Nobel laureate Muhammad Yunus has been removed from his position as head of microlender Grameen Bank, Bangladesh's central bank said on Wednesday, following allegations of irregularities in its operations.
Yunus, 70, set up Grameen Bank and has been its managing director since 2000. Lauded abroad by politicians and financiers, he has been under attack from Prime Minister Sheikh Hasina's government since late last year, after a Norwegian documentary alleged Grameen Bank was dodging taxes.
Yunus has denied any financial irregularities and his supporters say he is being discredited by the government because of a feud with Hasina dating back to 2007, when he tried to set up a political party while Bangladesh was ruled by an interim military government.
"We have delivered a letter to the Grameen Bank that Muhammad Yunus has been removed," said the central bank governor's spokesman, A.F.M. Asaduzzaman.
On Tuesday, a central bank official said a letter had been sent to the Finance Ministry demanding Yunus retire immediately because he had been in his post at Grameen for nearly a decade longer than the law allowed.
The official retirement age of managing directors at commercial banks is 60.
Yunus has said the bank's board, which is mainly made up of borrowers, allows him to stay on as long as he is able to perform his duties.
In a sign of a rift within the microlender, Grameen Bank said Yunus was staying on while a government-appointed chairman said the order had been implemented. It was unclear how the deadlock would be resolved.
"This is a legal issue. Grameen Bank is taking legal advice. It is also examining all the legal aspects of this issue," Grameen Bank said in a statement.
"Grameen Bank has been duly complying with all applicable laws. It has also complied with the law in respect of appointment of the managing director," the statement added.
"According to the Bank's legal advisors, the founder of Grameen Bank, Nobel Laureate Professor Muhammad Yunus, is accordingly continuing in his office."
Separately, Grameen's government-appointed chairman Muzammel Huq told Reuters: "Today I received the letter from the central bank and I was directed to implement the decision."
"The decision has been implemented with immediate effect."
Last month, Finance Minister Abul Maal Abdul Muhith said Yunus should step down, as he was now "old and we need to define the bank's role and bring it under close regulation".
Hasina herself has called Yunus a "blood-sucker of the poor" and sharply criticised Grameen Bank's microlending practices, especially after the Norwegian documentary that alleged the bank had for tax purposes shifted funds provided by Norway's aid agency in the 1990s from one legal entity to another.
The documentary sparked criticism in Bangladesh and abroad of Yunus, whose bank has provided about $10 billion in small loans to people, most of them women, to fund businesses and help them escape poverty.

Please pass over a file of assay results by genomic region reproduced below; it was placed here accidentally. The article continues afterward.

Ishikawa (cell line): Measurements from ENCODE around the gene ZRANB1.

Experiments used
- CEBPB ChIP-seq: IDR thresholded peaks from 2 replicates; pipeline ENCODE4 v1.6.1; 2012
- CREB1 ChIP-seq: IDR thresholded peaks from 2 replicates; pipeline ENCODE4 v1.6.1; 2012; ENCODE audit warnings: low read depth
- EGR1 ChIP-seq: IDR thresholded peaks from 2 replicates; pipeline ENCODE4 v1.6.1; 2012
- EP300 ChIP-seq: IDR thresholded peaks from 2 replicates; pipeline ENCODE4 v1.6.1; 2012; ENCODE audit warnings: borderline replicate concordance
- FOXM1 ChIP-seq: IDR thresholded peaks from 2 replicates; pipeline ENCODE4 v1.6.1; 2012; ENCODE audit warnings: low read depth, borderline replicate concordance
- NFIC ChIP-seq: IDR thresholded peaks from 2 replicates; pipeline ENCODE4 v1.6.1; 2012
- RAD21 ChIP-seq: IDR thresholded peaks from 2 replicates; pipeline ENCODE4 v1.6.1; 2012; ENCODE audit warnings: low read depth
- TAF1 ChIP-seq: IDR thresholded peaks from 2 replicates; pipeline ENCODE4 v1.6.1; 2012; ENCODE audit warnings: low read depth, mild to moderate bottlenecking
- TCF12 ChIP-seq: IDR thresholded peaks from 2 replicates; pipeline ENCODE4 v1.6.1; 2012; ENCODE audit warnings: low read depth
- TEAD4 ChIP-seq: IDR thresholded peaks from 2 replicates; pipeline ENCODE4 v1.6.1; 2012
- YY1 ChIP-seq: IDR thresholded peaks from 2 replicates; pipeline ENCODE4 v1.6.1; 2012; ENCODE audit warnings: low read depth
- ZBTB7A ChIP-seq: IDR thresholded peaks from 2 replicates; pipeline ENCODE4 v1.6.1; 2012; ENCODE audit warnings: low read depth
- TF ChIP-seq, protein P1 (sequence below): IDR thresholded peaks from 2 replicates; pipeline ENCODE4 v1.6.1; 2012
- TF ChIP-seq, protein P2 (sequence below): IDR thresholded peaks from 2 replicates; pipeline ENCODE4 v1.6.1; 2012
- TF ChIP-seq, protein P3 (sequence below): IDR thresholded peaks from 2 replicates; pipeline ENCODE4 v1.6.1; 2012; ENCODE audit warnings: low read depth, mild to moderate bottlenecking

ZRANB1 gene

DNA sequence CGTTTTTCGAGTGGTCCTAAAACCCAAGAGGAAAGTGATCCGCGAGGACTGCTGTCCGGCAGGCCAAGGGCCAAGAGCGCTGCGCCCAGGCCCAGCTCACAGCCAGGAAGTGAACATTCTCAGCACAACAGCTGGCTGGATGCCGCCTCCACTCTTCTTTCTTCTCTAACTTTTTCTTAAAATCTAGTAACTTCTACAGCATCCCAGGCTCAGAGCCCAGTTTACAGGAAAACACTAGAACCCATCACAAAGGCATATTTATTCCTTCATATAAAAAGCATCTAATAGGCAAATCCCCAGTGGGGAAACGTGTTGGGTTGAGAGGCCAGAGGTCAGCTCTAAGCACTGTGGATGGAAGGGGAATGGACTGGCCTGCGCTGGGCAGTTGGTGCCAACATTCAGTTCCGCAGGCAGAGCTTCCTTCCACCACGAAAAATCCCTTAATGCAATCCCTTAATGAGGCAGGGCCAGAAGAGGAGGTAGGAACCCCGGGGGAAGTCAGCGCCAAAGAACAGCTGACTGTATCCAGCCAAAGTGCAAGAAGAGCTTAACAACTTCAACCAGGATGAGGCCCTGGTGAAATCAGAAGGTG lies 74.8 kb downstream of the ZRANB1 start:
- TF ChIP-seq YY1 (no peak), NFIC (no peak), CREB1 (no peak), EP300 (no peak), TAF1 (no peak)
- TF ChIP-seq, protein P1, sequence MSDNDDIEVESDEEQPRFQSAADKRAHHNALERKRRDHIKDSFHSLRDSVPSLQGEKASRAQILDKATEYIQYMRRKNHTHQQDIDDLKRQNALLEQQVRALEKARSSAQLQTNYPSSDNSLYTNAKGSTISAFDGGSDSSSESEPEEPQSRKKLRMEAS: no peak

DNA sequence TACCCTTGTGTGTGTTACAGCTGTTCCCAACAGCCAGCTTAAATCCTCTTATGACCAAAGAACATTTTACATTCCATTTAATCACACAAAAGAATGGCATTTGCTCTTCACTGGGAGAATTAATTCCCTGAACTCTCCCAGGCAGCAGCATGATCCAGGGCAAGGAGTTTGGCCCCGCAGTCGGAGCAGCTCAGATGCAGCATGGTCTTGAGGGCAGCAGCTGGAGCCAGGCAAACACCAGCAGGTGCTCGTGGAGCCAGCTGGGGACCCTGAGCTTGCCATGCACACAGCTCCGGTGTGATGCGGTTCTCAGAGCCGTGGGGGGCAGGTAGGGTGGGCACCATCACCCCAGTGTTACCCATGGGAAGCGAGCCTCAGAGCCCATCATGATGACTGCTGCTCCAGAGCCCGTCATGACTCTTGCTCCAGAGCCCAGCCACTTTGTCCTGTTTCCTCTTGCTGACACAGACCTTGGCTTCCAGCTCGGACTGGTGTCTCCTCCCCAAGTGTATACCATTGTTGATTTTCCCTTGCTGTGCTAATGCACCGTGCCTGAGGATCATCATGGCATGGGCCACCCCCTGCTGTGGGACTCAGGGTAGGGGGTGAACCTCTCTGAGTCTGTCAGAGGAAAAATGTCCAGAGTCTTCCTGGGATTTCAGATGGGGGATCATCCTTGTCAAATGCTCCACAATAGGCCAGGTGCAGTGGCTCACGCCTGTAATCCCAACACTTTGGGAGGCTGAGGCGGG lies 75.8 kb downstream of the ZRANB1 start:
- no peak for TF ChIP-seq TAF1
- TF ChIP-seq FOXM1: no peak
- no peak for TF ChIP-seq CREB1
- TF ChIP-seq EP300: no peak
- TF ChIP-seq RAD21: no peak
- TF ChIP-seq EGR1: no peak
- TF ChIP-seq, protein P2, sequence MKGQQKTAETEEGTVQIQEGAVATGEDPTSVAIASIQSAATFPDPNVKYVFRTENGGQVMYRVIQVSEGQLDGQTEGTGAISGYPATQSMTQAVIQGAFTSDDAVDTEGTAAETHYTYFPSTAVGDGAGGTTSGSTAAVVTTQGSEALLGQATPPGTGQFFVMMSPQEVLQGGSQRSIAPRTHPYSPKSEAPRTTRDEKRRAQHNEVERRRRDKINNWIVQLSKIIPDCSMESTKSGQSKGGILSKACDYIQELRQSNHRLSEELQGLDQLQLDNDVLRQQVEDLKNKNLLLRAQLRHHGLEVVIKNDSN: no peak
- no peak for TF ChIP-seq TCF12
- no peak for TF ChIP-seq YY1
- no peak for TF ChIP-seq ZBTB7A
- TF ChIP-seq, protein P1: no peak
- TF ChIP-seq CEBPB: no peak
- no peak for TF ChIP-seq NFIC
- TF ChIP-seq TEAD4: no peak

A Norwegian government investigation into the allegations, however, found no evidence of misuse of funds or corrupt practices.
Yunus has been summoned to appear in three separate court cases involving Grameen Bank in Bangladesh over the past month.
Yunus, dubbed "banker to the poor", was awarded the 2006 Nobel Peace for providing a small loans programme, which has led to the creation of similar programmes in other developing countries.
OPEC's influence is waning as it fails to cut production Thursday amid falling oil prices, while divisions between its member states deepen, experts say.
A controversy surfaced recently after the Public Account Committee (PAC) released a report accusing senior government officials of having fraudulently authorized payment of at least $122 million of public funds to a private company
Venezuelan Foreign Minister Rafael Ramirez left the meeting visibly angry and declined to comment on the outcome.
A number of potential deals under discussion in recent months could benefit from concessional financing from Tokyo.
The WTO has lurched from one disappointment to another over the past decade as it tries to find a balanced trade deal that all its members, now numbering 160, could support.
Saudi Oil Minister Ali al-Naimi said he expected the oil market "to stabilise itself eventually" but did not comment on talks with Russia held on Tuesday
Ergun Olgun, the Turkish Cypriot negotiator, said their own exploration would continue and even accelerate if Greek Cypriots pressed ahead with their plans to allow multinationals to exploit the area.
The decision to devalue the naira, according to analysts and central bank figures, appears aimed at saving the country's dwindling foreign reserves
Oil market watchers are divided on the outcome of OPEC's meeting in the Austrian capital. Predictions range from a large production cut to revive prices, to a small reduction, or none at all
The proliferation of smugglers' routes into Bolivia shows how difficult it is to eradicate illegal mining without better coordination across frontiers.
Falling crude prices are fueled by slowing global growth and increased supply.
Ukraine's leading banks said most of their loans to Crimean individuals and businesses were now delinquent.
Deputy Energy Minister Jaime Himende said that "Mozambique has great hydroelectricity potential, and recently they have taken some bold steps to use renewable resources efficiently"
Obama, who hosted Modi in Washington in September, will in January become the first U.S. president to visit India twice, completing a remarkable warming in the relationship
The combined damage inflicted on Russia's economy by Western sanctions and falling oil prices totals about $140 billion.
PM Mahlab said that Egypt eyes sustainable growth to improve the living conditions of Egyptians, noting that the Egyptian economy is currently recovering.